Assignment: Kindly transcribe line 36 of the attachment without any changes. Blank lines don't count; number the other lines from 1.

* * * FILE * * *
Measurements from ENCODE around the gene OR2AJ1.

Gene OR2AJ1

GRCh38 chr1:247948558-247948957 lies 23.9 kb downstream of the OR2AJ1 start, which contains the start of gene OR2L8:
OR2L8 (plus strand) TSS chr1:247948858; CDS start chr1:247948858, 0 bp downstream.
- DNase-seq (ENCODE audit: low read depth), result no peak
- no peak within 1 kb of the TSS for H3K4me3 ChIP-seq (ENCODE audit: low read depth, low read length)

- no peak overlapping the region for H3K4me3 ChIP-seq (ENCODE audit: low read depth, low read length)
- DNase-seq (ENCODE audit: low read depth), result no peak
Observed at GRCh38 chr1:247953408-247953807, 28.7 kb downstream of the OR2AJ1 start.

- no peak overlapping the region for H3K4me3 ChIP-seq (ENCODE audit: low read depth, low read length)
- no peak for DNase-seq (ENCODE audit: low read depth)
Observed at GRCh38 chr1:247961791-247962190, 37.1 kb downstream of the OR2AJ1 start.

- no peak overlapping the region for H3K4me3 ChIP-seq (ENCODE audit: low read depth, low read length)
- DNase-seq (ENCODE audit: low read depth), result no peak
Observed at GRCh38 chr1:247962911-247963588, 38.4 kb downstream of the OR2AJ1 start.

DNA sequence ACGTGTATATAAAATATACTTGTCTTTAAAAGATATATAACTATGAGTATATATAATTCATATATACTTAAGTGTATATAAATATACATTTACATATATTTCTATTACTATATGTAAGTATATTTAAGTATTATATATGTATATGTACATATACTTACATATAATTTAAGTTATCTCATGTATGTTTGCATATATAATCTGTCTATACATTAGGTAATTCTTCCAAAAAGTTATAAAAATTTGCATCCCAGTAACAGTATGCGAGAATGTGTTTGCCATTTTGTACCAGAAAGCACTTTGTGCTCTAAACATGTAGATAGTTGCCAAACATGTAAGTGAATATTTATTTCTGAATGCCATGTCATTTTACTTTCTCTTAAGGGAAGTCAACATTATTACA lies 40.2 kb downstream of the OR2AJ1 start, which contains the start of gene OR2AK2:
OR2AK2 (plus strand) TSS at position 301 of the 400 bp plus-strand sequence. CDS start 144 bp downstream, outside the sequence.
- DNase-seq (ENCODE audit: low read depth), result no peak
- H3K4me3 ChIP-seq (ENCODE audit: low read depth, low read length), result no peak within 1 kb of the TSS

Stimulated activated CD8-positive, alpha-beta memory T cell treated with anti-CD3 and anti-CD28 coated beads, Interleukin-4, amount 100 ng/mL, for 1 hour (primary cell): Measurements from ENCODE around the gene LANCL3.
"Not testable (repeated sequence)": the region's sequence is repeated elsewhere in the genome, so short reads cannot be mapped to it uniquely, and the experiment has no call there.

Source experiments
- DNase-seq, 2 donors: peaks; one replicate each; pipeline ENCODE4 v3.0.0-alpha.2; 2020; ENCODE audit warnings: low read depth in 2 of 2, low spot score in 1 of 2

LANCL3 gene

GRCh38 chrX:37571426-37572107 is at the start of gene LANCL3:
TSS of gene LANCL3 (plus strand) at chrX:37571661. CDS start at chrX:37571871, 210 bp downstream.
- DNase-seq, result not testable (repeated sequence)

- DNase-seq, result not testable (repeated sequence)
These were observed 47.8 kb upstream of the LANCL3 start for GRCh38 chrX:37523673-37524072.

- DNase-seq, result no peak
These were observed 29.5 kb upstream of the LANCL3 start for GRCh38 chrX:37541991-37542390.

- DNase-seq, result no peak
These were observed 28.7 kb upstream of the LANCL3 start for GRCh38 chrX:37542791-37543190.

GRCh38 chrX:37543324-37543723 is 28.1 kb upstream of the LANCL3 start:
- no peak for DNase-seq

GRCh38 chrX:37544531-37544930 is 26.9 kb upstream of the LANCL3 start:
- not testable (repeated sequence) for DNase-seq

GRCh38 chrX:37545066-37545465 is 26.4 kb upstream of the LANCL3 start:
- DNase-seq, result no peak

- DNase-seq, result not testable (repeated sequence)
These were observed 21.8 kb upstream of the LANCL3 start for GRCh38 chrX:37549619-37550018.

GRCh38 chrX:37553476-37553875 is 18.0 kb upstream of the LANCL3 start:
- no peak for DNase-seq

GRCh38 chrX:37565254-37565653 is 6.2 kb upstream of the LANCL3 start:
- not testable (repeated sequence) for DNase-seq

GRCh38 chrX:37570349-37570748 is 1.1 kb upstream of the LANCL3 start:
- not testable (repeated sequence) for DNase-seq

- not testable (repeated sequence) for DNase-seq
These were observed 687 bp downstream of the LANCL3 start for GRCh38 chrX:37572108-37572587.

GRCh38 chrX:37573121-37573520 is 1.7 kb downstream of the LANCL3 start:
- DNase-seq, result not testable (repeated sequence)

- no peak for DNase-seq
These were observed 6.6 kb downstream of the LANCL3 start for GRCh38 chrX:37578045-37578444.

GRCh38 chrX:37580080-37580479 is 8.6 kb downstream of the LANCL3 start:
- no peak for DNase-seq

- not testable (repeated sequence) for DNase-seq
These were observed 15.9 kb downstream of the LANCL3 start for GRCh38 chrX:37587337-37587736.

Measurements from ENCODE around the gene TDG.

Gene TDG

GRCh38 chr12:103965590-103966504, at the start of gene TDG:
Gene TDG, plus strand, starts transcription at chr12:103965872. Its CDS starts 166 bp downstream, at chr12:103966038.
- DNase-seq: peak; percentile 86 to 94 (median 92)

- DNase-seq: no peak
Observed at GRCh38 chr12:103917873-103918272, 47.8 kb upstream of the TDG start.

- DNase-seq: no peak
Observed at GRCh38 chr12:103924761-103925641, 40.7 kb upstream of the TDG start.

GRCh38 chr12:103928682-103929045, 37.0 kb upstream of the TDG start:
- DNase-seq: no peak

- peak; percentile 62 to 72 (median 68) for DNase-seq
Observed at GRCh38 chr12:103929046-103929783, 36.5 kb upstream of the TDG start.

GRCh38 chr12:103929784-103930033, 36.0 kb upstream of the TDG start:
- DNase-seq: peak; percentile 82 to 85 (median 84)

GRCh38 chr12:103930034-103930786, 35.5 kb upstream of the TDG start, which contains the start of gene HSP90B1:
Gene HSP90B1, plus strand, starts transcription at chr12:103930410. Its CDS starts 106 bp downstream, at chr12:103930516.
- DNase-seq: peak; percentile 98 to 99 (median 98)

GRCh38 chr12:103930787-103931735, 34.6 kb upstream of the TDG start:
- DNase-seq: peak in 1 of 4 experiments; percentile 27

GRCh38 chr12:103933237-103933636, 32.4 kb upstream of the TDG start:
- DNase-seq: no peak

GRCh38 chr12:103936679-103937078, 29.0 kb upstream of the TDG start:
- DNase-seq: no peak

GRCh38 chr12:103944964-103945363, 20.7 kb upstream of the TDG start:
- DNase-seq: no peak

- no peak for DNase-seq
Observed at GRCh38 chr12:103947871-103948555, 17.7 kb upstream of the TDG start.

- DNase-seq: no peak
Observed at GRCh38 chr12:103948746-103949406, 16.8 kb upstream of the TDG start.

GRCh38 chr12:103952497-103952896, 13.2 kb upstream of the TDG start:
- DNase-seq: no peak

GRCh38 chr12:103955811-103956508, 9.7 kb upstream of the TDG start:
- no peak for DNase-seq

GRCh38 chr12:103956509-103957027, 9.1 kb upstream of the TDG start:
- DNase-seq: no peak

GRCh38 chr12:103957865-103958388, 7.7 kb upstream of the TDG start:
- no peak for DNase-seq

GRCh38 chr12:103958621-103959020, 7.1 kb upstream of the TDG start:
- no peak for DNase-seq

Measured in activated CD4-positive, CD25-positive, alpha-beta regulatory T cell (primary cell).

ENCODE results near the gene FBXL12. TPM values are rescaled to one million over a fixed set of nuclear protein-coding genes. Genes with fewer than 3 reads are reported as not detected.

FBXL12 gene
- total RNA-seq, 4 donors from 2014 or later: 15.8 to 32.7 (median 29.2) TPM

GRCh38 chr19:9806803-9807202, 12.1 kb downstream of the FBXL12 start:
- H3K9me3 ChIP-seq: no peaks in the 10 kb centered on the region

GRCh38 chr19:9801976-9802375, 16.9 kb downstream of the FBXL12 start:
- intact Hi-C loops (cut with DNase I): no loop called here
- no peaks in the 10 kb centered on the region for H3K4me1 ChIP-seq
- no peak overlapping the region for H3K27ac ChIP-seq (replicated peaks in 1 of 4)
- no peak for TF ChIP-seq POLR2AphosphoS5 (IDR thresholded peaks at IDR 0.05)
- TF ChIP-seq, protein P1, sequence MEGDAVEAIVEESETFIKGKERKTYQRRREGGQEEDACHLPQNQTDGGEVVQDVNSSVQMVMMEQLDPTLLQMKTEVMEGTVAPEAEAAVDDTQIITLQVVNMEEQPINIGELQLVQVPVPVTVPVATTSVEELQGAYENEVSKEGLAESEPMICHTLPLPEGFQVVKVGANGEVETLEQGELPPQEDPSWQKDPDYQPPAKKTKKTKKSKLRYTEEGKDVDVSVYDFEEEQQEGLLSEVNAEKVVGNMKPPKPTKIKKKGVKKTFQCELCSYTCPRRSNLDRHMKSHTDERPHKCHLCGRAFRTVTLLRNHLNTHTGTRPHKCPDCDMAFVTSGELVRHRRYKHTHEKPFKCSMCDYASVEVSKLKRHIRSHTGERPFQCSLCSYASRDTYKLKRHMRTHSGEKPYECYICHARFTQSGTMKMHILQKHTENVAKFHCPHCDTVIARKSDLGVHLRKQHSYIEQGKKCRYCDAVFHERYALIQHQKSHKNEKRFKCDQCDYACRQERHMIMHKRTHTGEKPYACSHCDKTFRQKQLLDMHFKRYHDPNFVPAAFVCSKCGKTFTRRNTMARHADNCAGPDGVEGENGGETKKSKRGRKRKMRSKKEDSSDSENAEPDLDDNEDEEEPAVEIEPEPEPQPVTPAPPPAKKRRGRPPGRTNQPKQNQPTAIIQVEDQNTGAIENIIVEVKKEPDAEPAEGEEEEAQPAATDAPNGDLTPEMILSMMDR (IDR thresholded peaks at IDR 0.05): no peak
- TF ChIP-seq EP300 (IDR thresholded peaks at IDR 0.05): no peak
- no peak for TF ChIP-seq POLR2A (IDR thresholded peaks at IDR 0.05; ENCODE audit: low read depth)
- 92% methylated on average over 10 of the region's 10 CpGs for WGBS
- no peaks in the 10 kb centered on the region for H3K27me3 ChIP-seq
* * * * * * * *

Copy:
GRCh38 chrX:37544531-37544930 is 26.9 kb upstream of the LANCL3 start: